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Uganda: Local dialogue helped improved WASH operations in three West Nile districts

Published on: 02/08/2011

A good governance and accountability project has served as a catalyst for decentralisation in three West Nile districts in Uganda, empowering grass root communities to demand water and sanitation services and actively participate in affairs that affect them. This is the main conclusion of an external evaluation by a local consultant on the EU funded Improved WASH Governance in West Nile through Local Dialogue project.

A good governance and accountability project has served as a catalyst for decentralisation in three West Nile districts in Uganda, empowering grass root communities to demand water and sanitation services and actively participate in affairs that affect them. This is the main conclusion of an external evaluation by a local consultant on the EU funded Improved WASH Governance in West Nile through Local Dialogue project. The project was implemented between December 2008 and December 2010. Its main objective is to give support in the development of accountable and responsive WASH services in selected rural communities in Uganda. See for its achievements http://www.irc.nl/page/61949.

Consultant Hilda Nankunda also concluded that the project has led to effective implementation and achievements of WASH policies. Latrine coverage has greatly improved since constructing toilets is a requirement for the provision of boreholes to the community under the Kampala Declaration on Sanitation. Greater emphasis is also being placed on proper hygiene practices and the safe water chain.

The project has intersected with related policy initiatives with similar objectives of good governance in the districts, including the Leadership Code, Clients Charter, Anti-Corruption Bill, and the decentralisation of the office of the Inspector General of Government (IGG).

Community empowerment through governance and accountability

The project has greatly contributed towards community empowerment, getting the community to understand that they should raise their demands with service providers for them to be better served. The project has therefore laid a good foundation for these and upcoming policies. Sustainability will greatly depend on the vigilance of the Water Officer in coordinating other stakeholders and collaborating with other departments at district level to ensure the scaling up of the dialogue and action research approach with integrity and transparency.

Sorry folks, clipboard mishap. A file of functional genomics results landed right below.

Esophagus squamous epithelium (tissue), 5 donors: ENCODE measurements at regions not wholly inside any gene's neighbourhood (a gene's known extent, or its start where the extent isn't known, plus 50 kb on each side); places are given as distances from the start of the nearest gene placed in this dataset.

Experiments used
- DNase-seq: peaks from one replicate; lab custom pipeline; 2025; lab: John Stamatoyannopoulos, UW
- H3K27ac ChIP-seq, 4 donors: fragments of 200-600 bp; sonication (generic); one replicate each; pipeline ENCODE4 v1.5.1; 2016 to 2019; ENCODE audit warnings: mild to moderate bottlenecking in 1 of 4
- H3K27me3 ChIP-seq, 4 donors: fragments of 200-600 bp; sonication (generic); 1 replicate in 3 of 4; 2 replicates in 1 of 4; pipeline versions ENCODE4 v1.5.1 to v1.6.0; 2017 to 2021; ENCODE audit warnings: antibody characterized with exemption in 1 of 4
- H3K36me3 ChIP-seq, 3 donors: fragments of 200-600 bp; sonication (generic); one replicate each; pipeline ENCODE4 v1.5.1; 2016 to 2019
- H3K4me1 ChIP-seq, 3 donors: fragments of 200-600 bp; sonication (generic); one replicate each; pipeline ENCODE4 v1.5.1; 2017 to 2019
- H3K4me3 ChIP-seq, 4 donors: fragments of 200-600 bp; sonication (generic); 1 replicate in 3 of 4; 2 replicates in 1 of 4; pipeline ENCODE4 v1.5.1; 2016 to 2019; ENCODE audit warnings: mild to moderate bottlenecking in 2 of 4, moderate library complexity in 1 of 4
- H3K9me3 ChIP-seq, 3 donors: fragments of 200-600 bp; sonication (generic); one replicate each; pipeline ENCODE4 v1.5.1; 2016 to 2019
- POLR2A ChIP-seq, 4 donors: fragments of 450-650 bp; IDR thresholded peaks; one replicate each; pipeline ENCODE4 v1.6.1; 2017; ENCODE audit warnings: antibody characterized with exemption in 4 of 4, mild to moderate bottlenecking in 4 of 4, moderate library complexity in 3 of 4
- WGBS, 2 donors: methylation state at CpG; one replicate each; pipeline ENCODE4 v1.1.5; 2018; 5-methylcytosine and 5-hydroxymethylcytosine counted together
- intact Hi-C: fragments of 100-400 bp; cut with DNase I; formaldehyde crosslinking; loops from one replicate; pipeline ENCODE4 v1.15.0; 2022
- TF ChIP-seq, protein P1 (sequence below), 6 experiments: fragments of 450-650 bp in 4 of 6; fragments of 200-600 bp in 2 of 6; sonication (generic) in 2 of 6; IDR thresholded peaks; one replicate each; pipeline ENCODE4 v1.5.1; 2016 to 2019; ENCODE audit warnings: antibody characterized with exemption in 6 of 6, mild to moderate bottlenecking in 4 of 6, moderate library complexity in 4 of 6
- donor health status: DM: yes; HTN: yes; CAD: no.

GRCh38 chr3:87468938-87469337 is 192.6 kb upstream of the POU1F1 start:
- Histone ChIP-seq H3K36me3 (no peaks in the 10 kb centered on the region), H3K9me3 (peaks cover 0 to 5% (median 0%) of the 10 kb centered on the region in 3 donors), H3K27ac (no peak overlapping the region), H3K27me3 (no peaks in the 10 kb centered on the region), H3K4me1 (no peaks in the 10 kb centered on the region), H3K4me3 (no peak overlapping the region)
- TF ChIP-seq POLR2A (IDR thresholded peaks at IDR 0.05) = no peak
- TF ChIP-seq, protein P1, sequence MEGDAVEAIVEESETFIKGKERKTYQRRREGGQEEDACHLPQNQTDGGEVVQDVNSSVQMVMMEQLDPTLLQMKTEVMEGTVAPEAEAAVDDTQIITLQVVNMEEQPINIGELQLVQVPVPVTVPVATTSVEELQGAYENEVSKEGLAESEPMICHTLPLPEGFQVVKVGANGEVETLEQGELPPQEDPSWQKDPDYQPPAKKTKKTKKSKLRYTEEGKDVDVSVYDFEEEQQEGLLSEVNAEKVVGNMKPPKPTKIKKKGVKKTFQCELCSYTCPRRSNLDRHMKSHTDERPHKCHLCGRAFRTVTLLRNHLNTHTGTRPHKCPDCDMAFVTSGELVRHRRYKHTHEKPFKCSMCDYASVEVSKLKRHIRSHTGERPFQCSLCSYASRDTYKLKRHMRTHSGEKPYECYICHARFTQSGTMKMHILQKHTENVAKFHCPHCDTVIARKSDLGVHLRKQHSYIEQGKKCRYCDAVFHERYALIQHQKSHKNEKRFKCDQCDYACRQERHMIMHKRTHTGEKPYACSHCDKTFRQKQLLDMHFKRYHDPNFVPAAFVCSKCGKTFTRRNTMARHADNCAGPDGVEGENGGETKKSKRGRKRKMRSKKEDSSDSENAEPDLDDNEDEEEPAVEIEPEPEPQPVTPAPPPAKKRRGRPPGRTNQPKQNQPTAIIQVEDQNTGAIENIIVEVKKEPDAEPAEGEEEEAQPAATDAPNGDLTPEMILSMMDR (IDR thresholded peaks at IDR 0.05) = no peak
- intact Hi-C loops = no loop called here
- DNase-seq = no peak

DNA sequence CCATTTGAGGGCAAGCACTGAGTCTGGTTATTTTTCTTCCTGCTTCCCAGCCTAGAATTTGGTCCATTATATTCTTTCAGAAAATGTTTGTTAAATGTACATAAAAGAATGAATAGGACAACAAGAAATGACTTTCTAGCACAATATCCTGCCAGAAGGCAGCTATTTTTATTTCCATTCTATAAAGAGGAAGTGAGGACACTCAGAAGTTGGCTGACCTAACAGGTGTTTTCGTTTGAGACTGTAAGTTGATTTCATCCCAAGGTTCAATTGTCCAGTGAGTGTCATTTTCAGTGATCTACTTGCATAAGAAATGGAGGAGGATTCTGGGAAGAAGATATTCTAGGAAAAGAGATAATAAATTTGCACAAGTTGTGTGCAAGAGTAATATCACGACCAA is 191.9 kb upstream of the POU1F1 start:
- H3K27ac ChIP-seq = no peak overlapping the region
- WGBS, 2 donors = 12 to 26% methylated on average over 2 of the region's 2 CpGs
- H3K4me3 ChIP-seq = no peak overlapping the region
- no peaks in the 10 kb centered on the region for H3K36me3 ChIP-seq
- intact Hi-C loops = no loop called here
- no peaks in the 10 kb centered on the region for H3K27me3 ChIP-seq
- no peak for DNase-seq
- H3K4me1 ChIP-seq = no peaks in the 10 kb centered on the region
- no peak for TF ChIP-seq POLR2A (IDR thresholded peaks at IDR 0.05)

Understaffing was an issue mentioned by respondents, even elected leaders. There is a need to strengthen the capacity of the Water Office at district level with qualified and competent officers. In Adjumani, the person serving in the position of Water Officer was a former pump mechanic, who had not been properly trained. This resulted in gaps in service delivery and frustrated the community representatives. Moyo district had an Acting Water Officer who was lacking in experience, and the department was badly understaffed. In two districts the project was appreciated and principles were adopted. However, respondents (mostly elected leaders) were uncomfortable with the operations of the water office and raised concerns about some integrity issues.

In Nebbi district, the Water Office embraced the project and was reported to be accountable to the stakeholders to a great extent. “He talks with others….he calls you and you plan together….maybe because he is new to the system.” (Elected Leaders)

The ultimate improvements in service delivery in the three districts depend on the cooperation and integrity of technocrats in availing a prompt response and ensuring quality of service to the communities.

The consultant advised donors and key stakeholders to organise another external evaluation of the Good Governance and Accountability Project after about five years to make concrete conclusions about the efficiency, effectiveness and sustainability of the project.

Other issues

A number of issues arose that would have improved the project if they had been addressed:

1. Some respondents observed that the good governance and accountability project was not adequately transparent to all stakeholders “….we did not know the details of the budget, it should have also been displayed on the notice board for us to study.... (Elected Leader)

2. The project should have been located in the local government structure for greater impact on district staff in areas such as time keeping and other good practices. “NGOs change but government is permanent....the processes should have been driven by the internal staff….maybe we would have done more.…for sustainability.” (Technocrat)

3. The study revealed the need to further empower community members to manage their resources so that they can improve their livelihoods. Some communities were reported to have raised Ug. Shs. 5m (€1,350) from water source users and they did not know how to use it when there was no need for borehole repairs.

Source: External Evaluation: The Relevance, Efficiency, Effectiveness and Sustainability of the WASH Good Governance and Accountability Project West Nile, Uganda Districts of Adjumani, Moyo and Nebbi, see http://www.irc.nl/page/64398

A consultancy commissioned by the IRC International Water and Sanitation Centre. Data collected 1st - 10th September 2010,

Dick de Jong